"He put on a hat and his best clothes (Wednesday). The previous day, he told the neighbour who had bought the house that he had nothing against him," his family member told the Free Press.
After police stormed the house in the early hours Thursday and Baryluk's body was found, police contacted his brother.
"He couldn't bring himself to enter the house," she said.
Now the family is planning a funeral while so many questions remain unanswered.
"I'm sorry I didn't have a chance to tell him goodbye," his relative said.
Police confirmed at a news conference Baryluk had been killed Wednesday evening and members of the tactical unit had been placed on administrative leave.
THE day after 52-year-old Andrew Baryluk died in his home on Stella Avenue during a 17-hour standoff with police, it still wasn’t clear how he died. Was he shot by police or did he die from a self-inflicted wound? Or was he shot at all?
Here’s what happened:
Wednesday, 10:45 a.m.: Police receive a call about a man in distress in the 500 block of Stella Avenue. He is a danger to himself as well as officers, police spokeswoman Det-Sgt. Natalie Aitken says.
A number of police units arrive and secure the area. Some nearby homes are evacuated as a precaution. Aitken said Thursday at a news conference that police wanted to minimize risk to everybody, including Baryluk.
“We want to, as a police service, ensure that our main priority is the safety of all those involved, whether that’s the people in the area, the individual himself, or the officers attending that scene. It’s not taken lightly and we try to, as much as we can, resolve situations,” she says.
Wednesday, 8:20 p.m.: Throughout the afternoon and into the evening, police make contact with the man and speak to him, Aitken says. Shortly after 8:20 p.m., at least one shot is fired from within the house, and police fire back.
Wednesday, around 11 p.m.: The standoff continues. Police tape marks off Stella Avenue at Powers Street. Stella Avenue is filled with police cars, tactical-support unit trucks and fire trucks. An ambulance is waiting on Powers Street.
Electricity has been cut off to the scene of the standoff, affecting the house Baryluk is in, as well as a couple of neighbouring homes. After the sun sets, police illuminate the scene with a massive light.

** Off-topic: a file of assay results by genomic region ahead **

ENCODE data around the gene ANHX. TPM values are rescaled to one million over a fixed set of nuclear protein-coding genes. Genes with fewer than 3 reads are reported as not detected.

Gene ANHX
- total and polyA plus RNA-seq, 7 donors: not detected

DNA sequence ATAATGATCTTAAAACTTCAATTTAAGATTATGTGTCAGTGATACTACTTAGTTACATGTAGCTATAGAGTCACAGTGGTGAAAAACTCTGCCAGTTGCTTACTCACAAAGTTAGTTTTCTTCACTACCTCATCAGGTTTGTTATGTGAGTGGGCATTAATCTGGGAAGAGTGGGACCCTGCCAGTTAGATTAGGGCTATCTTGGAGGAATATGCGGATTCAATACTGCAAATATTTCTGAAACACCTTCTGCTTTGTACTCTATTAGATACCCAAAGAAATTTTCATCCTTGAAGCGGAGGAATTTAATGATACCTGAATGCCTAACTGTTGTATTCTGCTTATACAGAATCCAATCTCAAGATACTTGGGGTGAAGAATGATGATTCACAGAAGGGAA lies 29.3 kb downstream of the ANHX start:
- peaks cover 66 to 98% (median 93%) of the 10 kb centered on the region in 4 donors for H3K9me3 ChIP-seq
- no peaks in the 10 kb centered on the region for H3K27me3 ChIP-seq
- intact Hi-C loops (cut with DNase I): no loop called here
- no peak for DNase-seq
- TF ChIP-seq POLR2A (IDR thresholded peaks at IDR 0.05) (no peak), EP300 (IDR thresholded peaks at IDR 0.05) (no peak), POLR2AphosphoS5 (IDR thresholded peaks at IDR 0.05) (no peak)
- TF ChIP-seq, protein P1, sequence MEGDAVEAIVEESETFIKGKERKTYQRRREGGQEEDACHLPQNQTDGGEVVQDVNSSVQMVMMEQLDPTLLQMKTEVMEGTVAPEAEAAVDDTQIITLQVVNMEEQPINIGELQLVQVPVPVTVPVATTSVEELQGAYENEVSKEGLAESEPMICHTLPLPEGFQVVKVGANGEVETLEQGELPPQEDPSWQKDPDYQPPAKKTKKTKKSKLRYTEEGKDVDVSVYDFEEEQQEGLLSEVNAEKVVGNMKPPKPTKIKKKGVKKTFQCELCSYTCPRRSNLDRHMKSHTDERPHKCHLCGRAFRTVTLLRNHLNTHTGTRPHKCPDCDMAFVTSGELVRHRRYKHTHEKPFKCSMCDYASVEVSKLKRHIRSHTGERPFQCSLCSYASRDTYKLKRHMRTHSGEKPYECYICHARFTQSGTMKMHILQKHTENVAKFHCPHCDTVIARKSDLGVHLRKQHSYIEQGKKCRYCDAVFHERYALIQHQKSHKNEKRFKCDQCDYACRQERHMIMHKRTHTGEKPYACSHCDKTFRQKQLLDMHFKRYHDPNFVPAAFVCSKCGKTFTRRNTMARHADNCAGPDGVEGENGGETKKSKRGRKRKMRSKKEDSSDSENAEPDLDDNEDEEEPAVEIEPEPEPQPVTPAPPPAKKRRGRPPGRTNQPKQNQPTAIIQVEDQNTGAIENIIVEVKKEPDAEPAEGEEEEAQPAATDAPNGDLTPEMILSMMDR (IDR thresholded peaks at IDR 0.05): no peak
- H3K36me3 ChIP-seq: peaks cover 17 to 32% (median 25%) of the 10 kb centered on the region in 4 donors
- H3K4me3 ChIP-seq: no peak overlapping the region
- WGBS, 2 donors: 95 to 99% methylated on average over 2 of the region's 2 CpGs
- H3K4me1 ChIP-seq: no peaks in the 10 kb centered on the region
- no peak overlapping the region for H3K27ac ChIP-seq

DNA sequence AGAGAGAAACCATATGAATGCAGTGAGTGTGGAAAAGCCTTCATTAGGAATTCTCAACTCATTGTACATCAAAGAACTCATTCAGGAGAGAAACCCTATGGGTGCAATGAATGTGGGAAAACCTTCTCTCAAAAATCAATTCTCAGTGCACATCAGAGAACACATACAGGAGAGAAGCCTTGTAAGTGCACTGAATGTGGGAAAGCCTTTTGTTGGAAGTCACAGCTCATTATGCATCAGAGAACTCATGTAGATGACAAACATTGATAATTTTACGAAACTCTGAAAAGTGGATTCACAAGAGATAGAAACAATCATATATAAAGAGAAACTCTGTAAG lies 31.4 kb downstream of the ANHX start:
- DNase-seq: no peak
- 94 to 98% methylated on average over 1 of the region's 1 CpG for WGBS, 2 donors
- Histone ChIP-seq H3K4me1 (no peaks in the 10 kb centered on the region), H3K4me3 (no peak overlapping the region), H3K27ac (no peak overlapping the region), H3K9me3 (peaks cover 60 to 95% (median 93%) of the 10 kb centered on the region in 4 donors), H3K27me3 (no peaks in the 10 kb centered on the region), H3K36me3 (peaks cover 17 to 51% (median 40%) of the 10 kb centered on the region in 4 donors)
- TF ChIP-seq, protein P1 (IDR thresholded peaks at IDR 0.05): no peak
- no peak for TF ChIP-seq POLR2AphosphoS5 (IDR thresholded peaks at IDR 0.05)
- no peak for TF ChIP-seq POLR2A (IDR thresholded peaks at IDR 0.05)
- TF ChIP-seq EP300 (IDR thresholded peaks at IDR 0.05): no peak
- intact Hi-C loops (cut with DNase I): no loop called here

Wednesday, 11:15 p.m: Aitken informs media of what is happening on Stella Avenue. She mentions the call earlier that day, and that the situation is ongoing. The scene down the street is quiet.
Thursday, 1:45 a.m: Minutes after Aitken tells media waiting at the scene the situation has not changed, things escalate.
A voice can be heard saying into a megaphone, “We want to make sure you’re OK.” Minutes later, a loud bang is heard and smoke starts appearing at the scene where police officers are gathered. The voice on the megaphone repeatedly says, “Come out with your hands up.”
Thursday, 2 a.m.: What sounds like gunshots ring out. Four bangs, in quick succession. Then a pause for about 10 minutes, followed by two more bangs, like gunshots, again. Another pause for 20 minutes, then the sound of breaking glass. This is followed by what sounds like two more gunshots.
Thursday, 2:45 a.m: It’s quiet. Neighbours wait by the police tape, wondering if they can go back in. One woman is sitting on a street corner sobbing, while a man holds her. Another resident, who doesn’t want to give her name, walks around barefoot because she didn’t have enough time to put on shoes. She describes seeing officers crouched down behind a cruiser in front of her house earlier that evening. She recently moved to the area and says she was shocked at what had happened. She was told this is a quiet neighbourhood.
“We’re from the country. The worst we hear (there) is a dog fight.”
The resident left her house with her family, but with no shoes and no diapers for her grandchildren. She says she hopes the situation will be resolved quickly.
“I just want this to be over. I just want to put my grandkids to bed,” she said.
Thursday, 3 a.m.: Members of the heavily armed tactical-support team enter the home and find an unconscious man. A paramedic confirms the man is dead.
Thursday, 3:40 a.m.: As police cruisers are leaving, Aitken comes back out and tells media the situation has been resolved. No details are given about the man’s condition.
Thursday, 1 p.m.: At a news conference, Aitken confirms the man was Baryluk, and he had died Wednesday night. She reveals a few more details, including that a few members of the tactical unit were put on administrative leave, which happens when officers fire their weapons.